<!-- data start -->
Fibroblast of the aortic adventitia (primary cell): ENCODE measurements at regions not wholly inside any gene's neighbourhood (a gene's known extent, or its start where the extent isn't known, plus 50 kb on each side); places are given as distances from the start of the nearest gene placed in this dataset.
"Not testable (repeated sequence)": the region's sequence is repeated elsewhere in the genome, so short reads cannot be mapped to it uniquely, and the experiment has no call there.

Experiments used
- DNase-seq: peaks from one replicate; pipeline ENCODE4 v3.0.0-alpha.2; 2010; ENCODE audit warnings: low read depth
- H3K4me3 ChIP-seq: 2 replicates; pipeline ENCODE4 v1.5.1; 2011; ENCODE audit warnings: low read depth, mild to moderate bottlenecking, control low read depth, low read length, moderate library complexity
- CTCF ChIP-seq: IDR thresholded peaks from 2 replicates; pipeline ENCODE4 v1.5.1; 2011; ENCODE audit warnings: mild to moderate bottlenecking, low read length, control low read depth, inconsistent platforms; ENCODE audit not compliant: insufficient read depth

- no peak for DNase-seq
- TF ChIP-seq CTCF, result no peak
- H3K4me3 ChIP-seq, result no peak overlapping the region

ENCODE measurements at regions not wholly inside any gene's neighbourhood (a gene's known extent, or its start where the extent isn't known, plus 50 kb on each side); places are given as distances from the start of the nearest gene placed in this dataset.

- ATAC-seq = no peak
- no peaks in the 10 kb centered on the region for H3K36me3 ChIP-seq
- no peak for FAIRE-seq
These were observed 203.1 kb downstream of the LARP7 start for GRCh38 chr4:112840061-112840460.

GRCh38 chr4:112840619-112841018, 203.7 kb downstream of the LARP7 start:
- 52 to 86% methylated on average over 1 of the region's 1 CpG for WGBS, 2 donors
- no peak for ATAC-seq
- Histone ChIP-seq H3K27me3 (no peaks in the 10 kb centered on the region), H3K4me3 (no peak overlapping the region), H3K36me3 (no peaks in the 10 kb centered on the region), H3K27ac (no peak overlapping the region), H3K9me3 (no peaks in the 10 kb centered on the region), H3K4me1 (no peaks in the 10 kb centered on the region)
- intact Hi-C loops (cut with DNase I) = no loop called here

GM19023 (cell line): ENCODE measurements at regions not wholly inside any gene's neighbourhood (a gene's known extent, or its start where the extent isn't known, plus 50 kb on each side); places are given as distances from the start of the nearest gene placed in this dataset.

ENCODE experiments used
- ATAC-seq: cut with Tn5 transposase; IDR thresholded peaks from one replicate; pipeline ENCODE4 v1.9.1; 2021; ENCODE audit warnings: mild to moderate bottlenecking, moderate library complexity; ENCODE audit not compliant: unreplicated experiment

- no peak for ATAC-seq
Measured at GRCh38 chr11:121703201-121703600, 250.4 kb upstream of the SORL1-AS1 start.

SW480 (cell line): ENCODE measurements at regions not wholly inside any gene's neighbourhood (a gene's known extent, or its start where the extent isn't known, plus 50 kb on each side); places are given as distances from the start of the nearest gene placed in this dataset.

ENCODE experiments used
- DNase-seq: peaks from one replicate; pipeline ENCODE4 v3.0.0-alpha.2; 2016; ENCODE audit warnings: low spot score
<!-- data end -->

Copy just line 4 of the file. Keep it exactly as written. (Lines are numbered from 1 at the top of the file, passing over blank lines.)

- DNase-seq: peaks from one replicate; pipeline ENCODE4 v3.0.0-alpha.2; 2010; ENCODE audit warnings: low read depth